Practice: Computer Imaging
Date of Lecture: 1989-09-22
David Em began his career by studying film and painting, but is best known for his innovative explorations of the visual possibilities of computer graphics and digital interfaces. In 1974, while still a painter, he was inspired by the colour range he could produce using an abandoned TV set. His desire to control the effects of pixilation led to his involvement with the Xerox Research PARC in Palo Alto and to collaborations with computer graphics pioneer Alvy Ray Smith and Dick Shoup, inventor of the frame buffer.
By 1976, Em had begun to experiment with the graphics system at Triple-I (Information International Incorporated) created by Gary Demos and John Whitney, Jr. At the same time, Em was working at the Jet Propulsion Laboratory and was exposed to the research of James Blinn, whose revolutionary graphics program allowed for the display of computer-generated objects with highly textured surfaces. The work Em produced at the JPL led to the first ever artist’s monograph on digital art (The Art of David Em, 1988). Em remained the artist in residence at the Jet Propulsion Lab (JPL) for ten years. His later work furthers his explorations of the rendering and creation of three-dimensional digital environments.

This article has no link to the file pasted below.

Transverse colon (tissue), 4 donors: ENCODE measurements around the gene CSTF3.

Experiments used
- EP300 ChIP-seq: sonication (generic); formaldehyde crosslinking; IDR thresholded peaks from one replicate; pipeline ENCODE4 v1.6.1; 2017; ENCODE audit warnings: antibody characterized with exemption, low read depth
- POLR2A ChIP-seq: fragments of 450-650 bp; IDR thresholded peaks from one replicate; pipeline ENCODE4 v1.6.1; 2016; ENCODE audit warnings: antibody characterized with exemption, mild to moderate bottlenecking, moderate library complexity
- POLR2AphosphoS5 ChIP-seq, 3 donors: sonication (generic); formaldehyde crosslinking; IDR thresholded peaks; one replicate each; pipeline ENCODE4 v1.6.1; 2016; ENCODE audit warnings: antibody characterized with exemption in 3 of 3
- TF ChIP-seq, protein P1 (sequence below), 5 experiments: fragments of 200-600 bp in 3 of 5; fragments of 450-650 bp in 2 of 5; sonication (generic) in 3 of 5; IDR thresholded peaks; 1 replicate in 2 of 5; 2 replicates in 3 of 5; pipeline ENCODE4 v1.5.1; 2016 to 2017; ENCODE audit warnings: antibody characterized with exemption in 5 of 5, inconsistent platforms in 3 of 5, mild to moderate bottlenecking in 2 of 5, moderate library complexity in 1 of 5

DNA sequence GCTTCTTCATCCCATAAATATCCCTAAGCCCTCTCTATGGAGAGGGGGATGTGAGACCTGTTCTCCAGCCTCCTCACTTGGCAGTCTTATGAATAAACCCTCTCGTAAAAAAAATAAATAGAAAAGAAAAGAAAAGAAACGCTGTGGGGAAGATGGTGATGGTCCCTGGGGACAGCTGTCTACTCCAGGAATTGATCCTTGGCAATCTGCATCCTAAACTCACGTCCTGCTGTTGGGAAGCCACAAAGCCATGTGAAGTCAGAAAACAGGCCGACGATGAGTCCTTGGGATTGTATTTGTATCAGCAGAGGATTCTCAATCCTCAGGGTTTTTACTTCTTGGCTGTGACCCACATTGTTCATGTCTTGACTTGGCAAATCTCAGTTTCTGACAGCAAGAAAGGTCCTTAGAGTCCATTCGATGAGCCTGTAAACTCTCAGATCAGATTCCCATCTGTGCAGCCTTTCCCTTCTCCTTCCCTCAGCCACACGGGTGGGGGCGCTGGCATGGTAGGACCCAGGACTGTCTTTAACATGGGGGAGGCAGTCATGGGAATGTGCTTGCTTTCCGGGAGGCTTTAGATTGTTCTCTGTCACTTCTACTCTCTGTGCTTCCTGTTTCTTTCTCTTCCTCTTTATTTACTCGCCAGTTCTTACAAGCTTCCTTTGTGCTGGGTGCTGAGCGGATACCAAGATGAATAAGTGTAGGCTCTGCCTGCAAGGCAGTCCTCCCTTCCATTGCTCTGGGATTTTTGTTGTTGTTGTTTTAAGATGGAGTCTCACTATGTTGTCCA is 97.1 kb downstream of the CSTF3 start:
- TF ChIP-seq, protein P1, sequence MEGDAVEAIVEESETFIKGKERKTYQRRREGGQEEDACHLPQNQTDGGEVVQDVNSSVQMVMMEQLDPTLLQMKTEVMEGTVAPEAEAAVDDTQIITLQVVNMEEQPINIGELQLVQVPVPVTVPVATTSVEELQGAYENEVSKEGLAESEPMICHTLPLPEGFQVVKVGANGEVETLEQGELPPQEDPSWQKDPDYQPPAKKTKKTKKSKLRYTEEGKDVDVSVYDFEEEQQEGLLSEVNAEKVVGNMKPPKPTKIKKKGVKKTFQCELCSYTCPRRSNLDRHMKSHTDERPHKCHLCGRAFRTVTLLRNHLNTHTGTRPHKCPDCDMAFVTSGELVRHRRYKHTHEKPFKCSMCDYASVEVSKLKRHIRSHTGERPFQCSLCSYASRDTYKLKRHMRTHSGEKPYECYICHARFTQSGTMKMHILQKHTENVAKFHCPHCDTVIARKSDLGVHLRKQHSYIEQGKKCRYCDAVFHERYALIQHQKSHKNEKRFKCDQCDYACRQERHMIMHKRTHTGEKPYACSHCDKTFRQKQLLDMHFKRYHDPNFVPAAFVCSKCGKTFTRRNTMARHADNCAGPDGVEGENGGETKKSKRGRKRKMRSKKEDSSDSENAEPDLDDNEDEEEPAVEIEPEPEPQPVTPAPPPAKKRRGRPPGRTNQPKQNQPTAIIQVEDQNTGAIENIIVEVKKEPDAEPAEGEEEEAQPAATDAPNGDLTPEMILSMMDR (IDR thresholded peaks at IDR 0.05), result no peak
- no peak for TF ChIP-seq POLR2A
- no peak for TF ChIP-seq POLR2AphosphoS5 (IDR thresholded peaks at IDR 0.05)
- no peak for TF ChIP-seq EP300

Em has worked as a consultant and produced collaborative projects with companies such as Apple, Hewlett Packard, Universal Studios, Interplay, Canal Plus, Canon, Kodak and Polaroid. His computer-generated creations have been broadcast on network television in America, Europe, and Japan, and his work has been exhibited in museums such as the Centre Pompidou in Paris, the Museum of Contemporary Art in Madrid, and the Seibu Museum in Tokyo.
Additional Link: http://www.davidem.com/